Wednesday, 4 November 2015




Warning!! This blog contains museum collections of an erotic nature. Please be advised.

As David Gaimster of the British Museum once wrote: "If museums are a physical metaphor for the way in which the present sees the past, then their collections reflect the cultural and moral attitudes of successive generations of curators in both their choice of artefacts and in the strategies used to classify them." For collections deemed too scandalous for society’s delicate sensibilities, its artefacts were boxed up and locked away in dark corners of storage rooms for decades. Explanations for these decisions were often based on moral, as opposed to scholarly, principles. Here are a few of those hidden erotic collections, full of phalluses, chastity belts, and erotic art.

Gabinetto SegretoNaples National Archaeological Museum (Italy)

The term Gabinetto Segreto principally refers to the collection of erotic or sexually explicit finds from ancient Pompeii and Herculaneum, held in separate galleries in the Naples National Archaeological Museum.

Mars and Venus, 1st-century CE, Fresco  Source

Systematic excavation of Pompeii and Herculaneum began in the early 18th century. Archaeological finds in the ancient cities, for example, included dozens of stone phalluses, phallic wind chimes, and erotic frescoes.  Many of these artefacts were relocated to the National Museum in Naples for safe storage, study, and display.

In 1816, a limited-edition French guide to the collection (with illustrations) began making its way around Victorian Europe. Early commentators were shocked by the explicit imagery and overt sexual nature of the artefacts, prompting curators to require a new taxonomic classification for the collection. As a result, those artefacts deemed too obscene and unsuitable for the general public were termed “pornography” and in 1821, they were locked away in a secret gallery.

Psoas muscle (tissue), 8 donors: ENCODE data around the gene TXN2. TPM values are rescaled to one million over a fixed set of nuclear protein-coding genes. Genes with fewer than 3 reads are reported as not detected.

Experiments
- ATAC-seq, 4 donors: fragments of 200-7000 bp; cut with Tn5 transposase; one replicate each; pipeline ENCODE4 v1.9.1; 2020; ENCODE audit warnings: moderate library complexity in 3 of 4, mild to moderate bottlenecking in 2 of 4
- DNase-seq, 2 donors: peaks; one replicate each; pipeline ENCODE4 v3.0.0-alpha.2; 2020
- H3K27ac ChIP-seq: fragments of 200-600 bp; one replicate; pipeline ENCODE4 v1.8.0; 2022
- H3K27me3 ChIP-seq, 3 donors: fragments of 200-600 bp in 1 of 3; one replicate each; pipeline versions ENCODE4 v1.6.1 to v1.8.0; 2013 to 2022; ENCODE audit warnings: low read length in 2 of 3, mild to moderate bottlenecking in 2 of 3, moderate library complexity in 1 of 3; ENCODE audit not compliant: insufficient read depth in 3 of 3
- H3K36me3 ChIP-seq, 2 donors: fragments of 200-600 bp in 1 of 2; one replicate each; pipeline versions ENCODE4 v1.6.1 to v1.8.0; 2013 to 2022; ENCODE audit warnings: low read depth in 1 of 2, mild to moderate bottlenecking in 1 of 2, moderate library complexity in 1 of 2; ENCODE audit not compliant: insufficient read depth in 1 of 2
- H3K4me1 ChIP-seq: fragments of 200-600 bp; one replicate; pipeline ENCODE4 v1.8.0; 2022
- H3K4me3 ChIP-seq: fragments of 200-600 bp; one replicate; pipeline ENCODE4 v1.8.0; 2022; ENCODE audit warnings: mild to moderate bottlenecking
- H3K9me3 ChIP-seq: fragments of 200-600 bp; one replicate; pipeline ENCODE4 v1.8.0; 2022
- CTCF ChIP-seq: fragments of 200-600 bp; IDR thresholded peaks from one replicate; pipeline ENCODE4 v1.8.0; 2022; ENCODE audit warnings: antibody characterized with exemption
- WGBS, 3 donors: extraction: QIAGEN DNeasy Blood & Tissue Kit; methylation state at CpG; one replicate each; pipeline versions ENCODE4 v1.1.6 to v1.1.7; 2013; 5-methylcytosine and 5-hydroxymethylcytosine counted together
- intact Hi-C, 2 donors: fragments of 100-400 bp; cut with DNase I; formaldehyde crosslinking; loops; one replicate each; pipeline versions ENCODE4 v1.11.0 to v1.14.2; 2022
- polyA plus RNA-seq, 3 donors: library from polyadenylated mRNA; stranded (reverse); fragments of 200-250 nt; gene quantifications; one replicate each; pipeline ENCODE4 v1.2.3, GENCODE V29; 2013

Polyphemus and Galatea, c. 50-79 CE, Fresco  Source

In 1849 the collection was bricked-off and remained famously prohibited to women, young children, and the general public. The collection was only accessible to mature gentlemen of high moral standing. For over 150 years, the collection remained out of sight, on view only during brief liberal periods in the 1960s. The Gabinetto Segreto was finally opened to the public in 2000 and moved into a separate gallery in 2005.

Artefacts from the collection are currently on display in Pompeii: In the Shadow of the Volcano at the Royal Ontario Museum.

SecretumBritish Museum (England)

Founded in 1865 in the aftermath of the Obscene Publications Act (1857), the British Museum’s Secretum – originally called the “Cabinet of Obscene Objects” – was essentially a repository for antique pornography.

Chastity Belt (forgery), c. 18th to 19th-century CE, Iron  ©British Museum

At the height of Victorian sexual hysteria, the Secretum was created to protect the more impressionable public – women, children, and the working class – from the moral perils of erotica. During this period, numerous items from archaeological finds were arriving from abroad, and these objects revealed the seemingly exuberant carnal habits of ancient societies. Such guilt-free sex, it was decided by curators, should be locked safely behind closed doors.

At one point, the Secretum housed an estimated 1,100 objects. It included such artefacts as George Witt’s collection of phallic antiquities; the graphic Italian Renaissance engravings known as “The Positions”; the Warren Cup which features Greek scenes of homoerotic acts; a replica medieval chastity belt; and antique condoms. Only gentlemen scholars deemed qualified to interpret such dangerous imagery could gain access to the collection.